Why DeLay Might Matter in Colorado
By September 28, 2005 2:36 PM
Texas Rep. Tom DeLay was indicted today
in a long-running investigation on charges of campaign finance improprieties for allegedly funneling corporate donations to Republicans running for the Texas state legislature in 2002. Soon after the indictment was announced, DeLay stepped down as House Majority Leader while the case is completed.
In a nutshell, DeLay is being accused of directing $190,000 in corporate contributions to a political action committee controlled in some part by DeLay -- money that was used to help Republicans secure several victories in 2002 legislative races (corporate contributions to state legislative campaigns are illegal in Texas). Republican strength in the state legislature later helped determine congressional boundaries in state redistricting procedures, thus helping Republicans pick up and hold more seats in Congress.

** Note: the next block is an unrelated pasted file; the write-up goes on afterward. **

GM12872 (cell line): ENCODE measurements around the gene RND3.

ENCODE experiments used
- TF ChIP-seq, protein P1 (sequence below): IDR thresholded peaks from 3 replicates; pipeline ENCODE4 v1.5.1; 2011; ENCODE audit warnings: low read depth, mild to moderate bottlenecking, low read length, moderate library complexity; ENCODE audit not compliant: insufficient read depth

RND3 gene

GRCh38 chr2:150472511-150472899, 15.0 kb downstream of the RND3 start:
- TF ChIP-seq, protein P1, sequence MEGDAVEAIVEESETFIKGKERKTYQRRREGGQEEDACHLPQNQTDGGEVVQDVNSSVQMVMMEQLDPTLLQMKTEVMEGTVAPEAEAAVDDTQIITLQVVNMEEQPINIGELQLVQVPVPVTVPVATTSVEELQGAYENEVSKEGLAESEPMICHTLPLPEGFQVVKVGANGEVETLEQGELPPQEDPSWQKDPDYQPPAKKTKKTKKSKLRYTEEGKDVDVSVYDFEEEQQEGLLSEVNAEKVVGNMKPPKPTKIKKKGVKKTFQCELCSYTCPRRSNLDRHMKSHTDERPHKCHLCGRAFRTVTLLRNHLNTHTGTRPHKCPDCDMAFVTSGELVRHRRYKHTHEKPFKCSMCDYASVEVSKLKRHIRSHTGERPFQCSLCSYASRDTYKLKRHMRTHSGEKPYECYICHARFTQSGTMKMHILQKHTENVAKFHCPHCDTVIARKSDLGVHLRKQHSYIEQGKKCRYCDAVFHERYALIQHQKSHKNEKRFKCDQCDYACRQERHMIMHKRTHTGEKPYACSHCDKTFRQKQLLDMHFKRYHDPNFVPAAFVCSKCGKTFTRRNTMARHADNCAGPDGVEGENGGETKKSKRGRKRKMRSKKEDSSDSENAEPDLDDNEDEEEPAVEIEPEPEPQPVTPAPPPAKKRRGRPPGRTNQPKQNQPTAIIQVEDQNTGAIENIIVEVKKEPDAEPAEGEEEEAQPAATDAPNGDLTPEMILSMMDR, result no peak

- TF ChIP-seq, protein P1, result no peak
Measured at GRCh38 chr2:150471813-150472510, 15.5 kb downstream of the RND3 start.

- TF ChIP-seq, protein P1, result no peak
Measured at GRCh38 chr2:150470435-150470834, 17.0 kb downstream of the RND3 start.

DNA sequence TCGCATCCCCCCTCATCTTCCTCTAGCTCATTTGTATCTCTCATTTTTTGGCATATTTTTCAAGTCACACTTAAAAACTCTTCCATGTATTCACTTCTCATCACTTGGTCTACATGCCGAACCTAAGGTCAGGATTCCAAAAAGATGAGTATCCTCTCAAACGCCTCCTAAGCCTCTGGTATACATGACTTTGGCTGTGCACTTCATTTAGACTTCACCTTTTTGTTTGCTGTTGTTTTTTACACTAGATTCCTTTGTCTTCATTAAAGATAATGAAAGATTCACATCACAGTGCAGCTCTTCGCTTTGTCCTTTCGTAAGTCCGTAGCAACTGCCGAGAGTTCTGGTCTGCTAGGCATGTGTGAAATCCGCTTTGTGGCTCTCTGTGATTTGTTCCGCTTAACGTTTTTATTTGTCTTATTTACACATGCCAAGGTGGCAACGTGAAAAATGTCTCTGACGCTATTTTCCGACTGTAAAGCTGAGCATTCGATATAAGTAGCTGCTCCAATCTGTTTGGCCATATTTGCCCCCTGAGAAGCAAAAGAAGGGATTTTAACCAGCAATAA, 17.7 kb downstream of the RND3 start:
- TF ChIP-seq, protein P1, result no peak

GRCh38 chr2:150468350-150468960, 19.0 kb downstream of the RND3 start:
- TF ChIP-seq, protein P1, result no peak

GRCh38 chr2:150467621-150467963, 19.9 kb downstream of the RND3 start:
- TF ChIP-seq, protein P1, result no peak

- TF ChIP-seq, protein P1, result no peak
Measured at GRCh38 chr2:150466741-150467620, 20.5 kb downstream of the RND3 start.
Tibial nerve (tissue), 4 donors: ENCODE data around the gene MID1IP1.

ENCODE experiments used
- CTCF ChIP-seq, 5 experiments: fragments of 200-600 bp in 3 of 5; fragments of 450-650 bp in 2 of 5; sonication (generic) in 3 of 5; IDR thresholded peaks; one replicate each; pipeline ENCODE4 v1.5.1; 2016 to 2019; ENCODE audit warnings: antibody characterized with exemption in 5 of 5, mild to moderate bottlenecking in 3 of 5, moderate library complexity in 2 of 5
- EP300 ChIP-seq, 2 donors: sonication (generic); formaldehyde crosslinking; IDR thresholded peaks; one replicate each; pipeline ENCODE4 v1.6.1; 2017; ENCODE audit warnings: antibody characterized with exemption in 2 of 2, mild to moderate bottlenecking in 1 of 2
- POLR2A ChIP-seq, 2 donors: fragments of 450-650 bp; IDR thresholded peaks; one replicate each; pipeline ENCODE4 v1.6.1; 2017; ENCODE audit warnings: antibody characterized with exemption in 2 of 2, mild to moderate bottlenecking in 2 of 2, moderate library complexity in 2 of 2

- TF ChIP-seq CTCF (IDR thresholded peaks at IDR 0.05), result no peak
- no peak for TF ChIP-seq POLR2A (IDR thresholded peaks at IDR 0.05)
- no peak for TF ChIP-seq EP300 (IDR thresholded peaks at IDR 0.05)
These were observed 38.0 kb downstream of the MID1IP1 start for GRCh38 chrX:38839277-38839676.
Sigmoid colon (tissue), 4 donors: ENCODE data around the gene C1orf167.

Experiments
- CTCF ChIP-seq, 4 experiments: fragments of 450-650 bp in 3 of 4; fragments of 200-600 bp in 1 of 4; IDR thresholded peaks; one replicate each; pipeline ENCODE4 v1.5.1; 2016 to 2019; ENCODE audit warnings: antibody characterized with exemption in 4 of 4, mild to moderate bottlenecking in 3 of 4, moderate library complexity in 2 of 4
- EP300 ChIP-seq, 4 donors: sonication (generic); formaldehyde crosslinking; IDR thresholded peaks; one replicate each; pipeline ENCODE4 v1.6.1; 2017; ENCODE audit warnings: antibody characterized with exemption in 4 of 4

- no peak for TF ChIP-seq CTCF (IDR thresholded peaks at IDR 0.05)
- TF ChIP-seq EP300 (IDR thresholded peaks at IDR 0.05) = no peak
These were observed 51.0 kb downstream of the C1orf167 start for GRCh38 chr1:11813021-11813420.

This may all seem very far away from Colorado politics, but DeLay's fate could end up playing a role here, particularly with Representatives Bob Beauprez and Marilyn Musgrave. Beauprez is one of two Republicans running for governor and Musgrave is one of the 10 most endangered Republican incumbents in the country, and both have strong ties to DeLay.
Beauprez has reportedly received
$20,000 in campaign funds from DeLay and has donated money to his legal defense fund. There may be nothing illegal about any of this, but the perception of wrongdoing is where Beauprez could be in trouble. Guilty by association is often more than enough in politics to cause problems. This is also bad timing for Beauprez, since his campaign has been hammering Republican Marc Holtzman over alleged illegal campaign
contributions. It's hard to point a finger when the same finger points back at you.
Musgrave faces the same guilty by association problems. Not only has she taken a good sum of money from DeLay, she has publicly defended him. If the indictment sticks, Musgrave will no doubt see her defense of DeLay thrown back in her face sometime next fall, and she isn't a strong enough incumbent to be able to weather too many tough storms.
Of course, there's always the chance that none of this will mean anything 12 months from now. DeLay could skate on the charges and then nobody will care about this when the election season heats up next year. But there's often a ripple effect in politics, and if DeLay does fall, other dominos could tumble.